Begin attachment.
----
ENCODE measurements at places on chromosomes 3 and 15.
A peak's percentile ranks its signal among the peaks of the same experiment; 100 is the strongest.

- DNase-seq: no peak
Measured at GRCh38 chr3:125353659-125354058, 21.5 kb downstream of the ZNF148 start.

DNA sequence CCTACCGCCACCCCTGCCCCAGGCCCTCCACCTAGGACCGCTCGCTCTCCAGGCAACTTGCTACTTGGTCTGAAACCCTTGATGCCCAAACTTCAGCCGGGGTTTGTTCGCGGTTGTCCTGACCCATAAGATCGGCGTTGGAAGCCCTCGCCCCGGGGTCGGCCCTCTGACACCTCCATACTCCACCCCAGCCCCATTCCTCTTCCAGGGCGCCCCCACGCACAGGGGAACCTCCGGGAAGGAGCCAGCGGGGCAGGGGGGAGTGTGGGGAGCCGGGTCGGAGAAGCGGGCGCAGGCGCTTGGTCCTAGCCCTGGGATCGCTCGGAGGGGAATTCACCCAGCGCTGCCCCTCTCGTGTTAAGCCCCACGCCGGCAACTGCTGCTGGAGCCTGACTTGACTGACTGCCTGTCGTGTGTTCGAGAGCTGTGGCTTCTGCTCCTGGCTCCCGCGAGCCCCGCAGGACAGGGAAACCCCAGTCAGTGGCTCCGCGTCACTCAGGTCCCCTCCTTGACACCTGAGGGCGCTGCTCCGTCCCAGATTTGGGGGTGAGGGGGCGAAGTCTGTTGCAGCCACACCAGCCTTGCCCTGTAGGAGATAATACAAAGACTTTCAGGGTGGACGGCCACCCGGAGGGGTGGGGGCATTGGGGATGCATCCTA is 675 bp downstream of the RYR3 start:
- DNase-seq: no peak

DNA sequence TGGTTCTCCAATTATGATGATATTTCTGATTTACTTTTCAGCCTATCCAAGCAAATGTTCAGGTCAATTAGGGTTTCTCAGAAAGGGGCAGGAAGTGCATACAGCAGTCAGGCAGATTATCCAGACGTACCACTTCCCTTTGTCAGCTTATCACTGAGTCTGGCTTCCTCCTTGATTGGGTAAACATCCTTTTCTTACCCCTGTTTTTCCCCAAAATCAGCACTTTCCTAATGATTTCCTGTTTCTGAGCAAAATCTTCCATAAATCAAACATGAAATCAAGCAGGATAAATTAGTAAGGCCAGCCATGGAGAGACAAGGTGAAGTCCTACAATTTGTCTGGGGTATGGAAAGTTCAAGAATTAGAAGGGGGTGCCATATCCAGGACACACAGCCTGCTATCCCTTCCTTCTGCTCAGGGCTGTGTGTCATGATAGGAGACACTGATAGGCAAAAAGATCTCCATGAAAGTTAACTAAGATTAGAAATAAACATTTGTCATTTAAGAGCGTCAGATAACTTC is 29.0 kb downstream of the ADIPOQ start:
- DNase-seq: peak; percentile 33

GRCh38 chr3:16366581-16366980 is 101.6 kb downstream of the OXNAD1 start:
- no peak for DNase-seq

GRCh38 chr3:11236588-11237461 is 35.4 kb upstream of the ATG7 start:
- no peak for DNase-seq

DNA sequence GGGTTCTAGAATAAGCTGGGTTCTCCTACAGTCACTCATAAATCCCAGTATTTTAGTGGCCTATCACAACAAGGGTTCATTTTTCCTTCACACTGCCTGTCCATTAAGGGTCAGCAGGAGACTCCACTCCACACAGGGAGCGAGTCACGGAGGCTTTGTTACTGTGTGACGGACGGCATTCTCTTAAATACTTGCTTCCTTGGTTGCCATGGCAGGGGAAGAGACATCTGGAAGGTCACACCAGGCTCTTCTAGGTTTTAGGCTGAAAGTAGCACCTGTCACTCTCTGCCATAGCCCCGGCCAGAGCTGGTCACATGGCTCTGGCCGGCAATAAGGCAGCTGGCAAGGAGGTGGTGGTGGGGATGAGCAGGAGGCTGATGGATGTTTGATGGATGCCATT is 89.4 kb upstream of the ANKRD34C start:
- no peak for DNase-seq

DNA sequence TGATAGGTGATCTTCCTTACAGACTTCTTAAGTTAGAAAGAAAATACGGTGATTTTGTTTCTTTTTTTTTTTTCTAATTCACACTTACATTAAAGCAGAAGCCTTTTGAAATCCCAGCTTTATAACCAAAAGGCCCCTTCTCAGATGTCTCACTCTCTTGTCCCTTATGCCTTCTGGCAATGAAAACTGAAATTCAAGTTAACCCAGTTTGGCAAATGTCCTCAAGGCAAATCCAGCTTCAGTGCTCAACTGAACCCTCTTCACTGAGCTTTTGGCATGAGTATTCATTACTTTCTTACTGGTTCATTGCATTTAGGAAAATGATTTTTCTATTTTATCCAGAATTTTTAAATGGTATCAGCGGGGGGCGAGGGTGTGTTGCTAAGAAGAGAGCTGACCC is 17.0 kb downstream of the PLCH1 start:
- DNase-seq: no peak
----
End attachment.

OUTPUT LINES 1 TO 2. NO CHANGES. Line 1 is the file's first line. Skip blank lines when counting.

ENCODE measurements at places on chromosomes 3 and 15.
A peak's percentile ranks its signal among the peaks of the same experiment; 100 is the strongest.